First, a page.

Artist Statement: "Mine is a quiet explorations quest for new meanings in color, texture and design. Even though I sometimes portray scenes of poor and struggling people, it is a great joy to paint."
For more than fifty years, Lois Mailou Jones has enjoyed a
consistently successful career as a painter, teacher, book illustrator,
and textile designer. Her art spans three continents: North
America, Europe, and Africa, and she has been represented in
more than seventy group shows and mounted twenty one-woman exhibitions
In 1937 Jones received a General Education Board Foreign Fellowship to study in France. She went to Paris in 1937 where she studied painting at the Academie Julian, lived among the French, learned to speak French fluently, and painted views of Paris and surrounding areas.
Since her first trip to France, Jones has felt a spiritual affinity for the French people and their nation. She explains that France provided her with the first feeling of absolute freedom to live and eat wherever she chose. Her admiration for France and its people was so profound that she returned to Paris each year, except during World War II, for more than twenty years after her first trip.
In 1952, a book of more than one hundred reproductions of her French paintings, Lois Mailou Jones Peintures 1937-1951, was published in Paris. Jones was the only African-American female painter of the 1930's and 1940's to achieve fame abroad, and the earliest whose subjects extend beyond the realm of portraiture.
Jones's third period was also formed outside the United States in Haiti where she discovered a second spiritual home. She first went to the capital, Port-au-Prince, in 1954 when the Haitian government invited her to visit and paint the country's landscape and its people. The trip lasted ten weeks and in that time Jones developed a love for Haiti's warm climate, its beautiful scenery, and its colorful, deeply religious people. She also conducted painting classes at the Centre d'Art and the Foyer des Artes Plastiques. In recognition, the government of Haiti made her a chevalier of the National Order of Honor and Merit.
Haiti acquired even more meaning for Jones following her marriage to Louis Vergniaud Pierre-Noel, a prominent Haitian artist. Jones and Pierre-Noel first met in 1934 when they were graduate students at Columbia University. For almost twenty years they corresponded before they eventually married in the south of France in 1953. Jones and her husband lived in Washington, D.C., Martha's Vineyard, and in Pierre-Noel's hometown, Port-au-Prince. They had no children. His death in 1982 ended their twenty-nine year marriage.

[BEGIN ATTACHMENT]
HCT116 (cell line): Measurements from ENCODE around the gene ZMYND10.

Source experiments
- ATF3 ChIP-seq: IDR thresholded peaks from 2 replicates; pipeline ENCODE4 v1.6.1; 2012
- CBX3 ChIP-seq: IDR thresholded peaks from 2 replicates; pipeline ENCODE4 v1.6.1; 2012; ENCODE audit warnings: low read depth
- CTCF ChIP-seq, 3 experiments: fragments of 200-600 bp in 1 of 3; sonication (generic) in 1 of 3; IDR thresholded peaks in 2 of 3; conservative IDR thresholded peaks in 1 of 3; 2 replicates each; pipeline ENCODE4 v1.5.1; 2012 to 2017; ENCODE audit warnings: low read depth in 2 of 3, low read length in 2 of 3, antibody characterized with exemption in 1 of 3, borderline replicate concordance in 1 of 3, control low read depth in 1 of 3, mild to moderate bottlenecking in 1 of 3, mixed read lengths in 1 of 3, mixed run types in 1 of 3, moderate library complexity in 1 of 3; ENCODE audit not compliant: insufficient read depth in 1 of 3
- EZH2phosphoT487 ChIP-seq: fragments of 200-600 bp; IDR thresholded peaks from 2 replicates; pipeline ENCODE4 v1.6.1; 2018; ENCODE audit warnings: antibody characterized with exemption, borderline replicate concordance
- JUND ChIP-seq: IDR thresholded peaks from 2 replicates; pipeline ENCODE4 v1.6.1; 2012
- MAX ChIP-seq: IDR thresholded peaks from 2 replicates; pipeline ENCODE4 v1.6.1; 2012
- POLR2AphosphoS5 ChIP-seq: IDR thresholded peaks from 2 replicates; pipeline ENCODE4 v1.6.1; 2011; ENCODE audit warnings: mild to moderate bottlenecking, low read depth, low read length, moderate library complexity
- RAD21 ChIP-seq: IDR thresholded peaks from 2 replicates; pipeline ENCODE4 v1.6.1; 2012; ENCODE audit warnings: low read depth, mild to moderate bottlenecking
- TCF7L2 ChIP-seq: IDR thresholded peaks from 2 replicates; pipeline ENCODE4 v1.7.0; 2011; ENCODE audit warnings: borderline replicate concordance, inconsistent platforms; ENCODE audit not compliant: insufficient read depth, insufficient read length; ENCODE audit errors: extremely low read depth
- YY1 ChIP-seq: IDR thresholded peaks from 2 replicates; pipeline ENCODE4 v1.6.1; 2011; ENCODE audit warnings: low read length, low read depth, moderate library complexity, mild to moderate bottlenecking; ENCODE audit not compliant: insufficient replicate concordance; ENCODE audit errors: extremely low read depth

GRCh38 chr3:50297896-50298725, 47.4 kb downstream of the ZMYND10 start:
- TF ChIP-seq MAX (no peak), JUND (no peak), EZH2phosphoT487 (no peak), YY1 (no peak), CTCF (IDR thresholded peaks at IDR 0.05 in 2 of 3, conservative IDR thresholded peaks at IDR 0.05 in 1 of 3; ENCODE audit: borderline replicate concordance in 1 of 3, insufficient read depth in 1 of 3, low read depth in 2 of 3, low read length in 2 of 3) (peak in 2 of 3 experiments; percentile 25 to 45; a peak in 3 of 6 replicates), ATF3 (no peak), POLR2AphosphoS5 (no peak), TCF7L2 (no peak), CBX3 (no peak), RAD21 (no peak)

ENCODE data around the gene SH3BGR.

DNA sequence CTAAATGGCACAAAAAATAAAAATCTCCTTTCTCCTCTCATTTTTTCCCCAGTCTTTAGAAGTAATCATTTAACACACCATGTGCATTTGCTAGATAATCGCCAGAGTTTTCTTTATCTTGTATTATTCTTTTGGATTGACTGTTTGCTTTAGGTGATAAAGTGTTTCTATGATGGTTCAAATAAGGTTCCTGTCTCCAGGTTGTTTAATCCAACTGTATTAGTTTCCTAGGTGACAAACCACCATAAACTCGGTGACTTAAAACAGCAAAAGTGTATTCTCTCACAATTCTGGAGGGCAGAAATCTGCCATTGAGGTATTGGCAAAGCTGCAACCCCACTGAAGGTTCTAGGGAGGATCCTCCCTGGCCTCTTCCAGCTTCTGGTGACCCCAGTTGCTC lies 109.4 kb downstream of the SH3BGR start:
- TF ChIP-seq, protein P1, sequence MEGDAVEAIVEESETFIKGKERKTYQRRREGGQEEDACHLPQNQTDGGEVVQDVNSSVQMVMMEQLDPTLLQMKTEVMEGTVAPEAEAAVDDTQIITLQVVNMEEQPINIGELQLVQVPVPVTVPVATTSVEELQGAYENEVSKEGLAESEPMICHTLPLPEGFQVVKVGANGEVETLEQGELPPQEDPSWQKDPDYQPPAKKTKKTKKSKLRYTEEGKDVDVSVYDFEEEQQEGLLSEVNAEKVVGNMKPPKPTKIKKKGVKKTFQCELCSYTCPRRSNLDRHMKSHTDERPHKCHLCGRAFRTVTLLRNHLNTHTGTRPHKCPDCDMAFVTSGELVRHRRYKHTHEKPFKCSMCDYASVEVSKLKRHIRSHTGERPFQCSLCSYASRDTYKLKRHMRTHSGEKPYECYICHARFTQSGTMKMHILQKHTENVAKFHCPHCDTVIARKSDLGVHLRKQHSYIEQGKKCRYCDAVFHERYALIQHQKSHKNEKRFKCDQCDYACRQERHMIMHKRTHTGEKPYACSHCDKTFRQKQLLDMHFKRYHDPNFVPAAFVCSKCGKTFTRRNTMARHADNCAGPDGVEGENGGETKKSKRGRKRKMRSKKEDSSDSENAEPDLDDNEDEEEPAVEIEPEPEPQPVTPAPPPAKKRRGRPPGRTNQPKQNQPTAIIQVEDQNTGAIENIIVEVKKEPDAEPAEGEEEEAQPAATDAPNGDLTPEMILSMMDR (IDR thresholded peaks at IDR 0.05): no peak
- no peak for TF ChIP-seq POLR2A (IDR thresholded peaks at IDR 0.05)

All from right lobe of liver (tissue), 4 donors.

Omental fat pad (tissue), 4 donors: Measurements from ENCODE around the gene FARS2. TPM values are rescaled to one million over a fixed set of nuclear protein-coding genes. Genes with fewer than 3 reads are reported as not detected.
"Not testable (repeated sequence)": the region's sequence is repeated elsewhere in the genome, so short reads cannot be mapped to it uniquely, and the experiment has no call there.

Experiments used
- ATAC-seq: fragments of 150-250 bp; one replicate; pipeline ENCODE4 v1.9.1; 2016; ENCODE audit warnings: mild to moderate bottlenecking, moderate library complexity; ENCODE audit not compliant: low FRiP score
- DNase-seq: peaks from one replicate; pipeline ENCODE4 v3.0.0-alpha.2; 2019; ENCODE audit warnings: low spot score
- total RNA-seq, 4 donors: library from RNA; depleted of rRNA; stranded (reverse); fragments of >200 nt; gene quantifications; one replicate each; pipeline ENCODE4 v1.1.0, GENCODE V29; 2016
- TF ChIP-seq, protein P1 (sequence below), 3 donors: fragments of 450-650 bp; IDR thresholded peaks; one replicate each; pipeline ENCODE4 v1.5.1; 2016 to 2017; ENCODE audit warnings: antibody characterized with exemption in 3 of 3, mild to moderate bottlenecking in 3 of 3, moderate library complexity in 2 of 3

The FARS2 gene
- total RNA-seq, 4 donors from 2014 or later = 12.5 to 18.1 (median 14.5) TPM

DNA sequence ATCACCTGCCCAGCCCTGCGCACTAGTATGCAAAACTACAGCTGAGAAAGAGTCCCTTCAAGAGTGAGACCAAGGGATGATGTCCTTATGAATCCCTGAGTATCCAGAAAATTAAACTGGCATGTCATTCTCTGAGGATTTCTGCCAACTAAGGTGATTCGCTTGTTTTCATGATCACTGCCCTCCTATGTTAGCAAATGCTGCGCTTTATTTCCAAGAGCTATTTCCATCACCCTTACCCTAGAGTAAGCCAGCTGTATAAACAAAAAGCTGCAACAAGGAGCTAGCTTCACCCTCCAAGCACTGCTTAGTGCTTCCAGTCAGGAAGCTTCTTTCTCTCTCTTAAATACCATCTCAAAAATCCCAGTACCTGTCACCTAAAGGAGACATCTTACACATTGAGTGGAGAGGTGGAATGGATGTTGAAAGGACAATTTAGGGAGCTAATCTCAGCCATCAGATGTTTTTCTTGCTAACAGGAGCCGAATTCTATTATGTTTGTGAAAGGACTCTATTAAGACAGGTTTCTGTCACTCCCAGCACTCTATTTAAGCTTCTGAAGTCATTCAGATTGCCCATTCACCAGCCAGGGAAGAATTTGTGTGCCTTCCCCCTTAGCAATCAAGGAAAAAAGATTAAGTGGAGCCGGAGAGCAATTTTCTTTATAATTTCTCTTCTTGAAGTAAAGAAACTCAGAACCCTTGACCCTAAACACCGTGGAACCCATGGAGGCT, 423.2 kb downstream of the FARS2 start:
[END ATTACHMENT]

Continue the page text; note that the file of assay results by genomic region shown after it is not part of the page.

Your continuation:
Jones's numerous oils and watercolors inspired by Haiti are probably her most widely known works. In them her affinity for bright colors, her under personal standing of Cubism's basic principles, and her search for a distinctly style reached an apogee.
Jones's return to African themes in her work of the past several decades coincided with the black expressionistic movement in the United States during the 1960s. Skillfully integrating aspects of African masks, figures, and textiles into her vibrant paintings, Jones continues to produce exciting new works at an astonishing rate of speed, even in her late eighties.
In 1945 James Lane, curator of painting at the National Gallery of Art in Washington, said of Jones's work, "God's gift to Lois Jones is a beautiful sense of color. Like a singer who always sings true, this well-trained painter-and she has studied under Philip Hale, Jonas Lie, and the Academie Julian-shows true harmony in her oils. But that is not God's only gift: He has given her a sense of structure and design (which she uses in her textile patterns) that carries the color to victory, for unorganized color alone could not possibly do the trick. Her work, from her earliest still lifes and her prize-winning portrait French Mother, has, one sees, been responsive to light and the joyousness of light, but where the fine cityscapes of her Paris period were charming and gray, the landscapes, the portraits, and the still lifes from Martha's Vineyard are clarion and colorful. It is all, in the best sense of the word, happy art."
It is extraordinary that nearly fifty years later, Jones's
paintings, currently inspired by African themes, are still highly
reflective of Lane's description.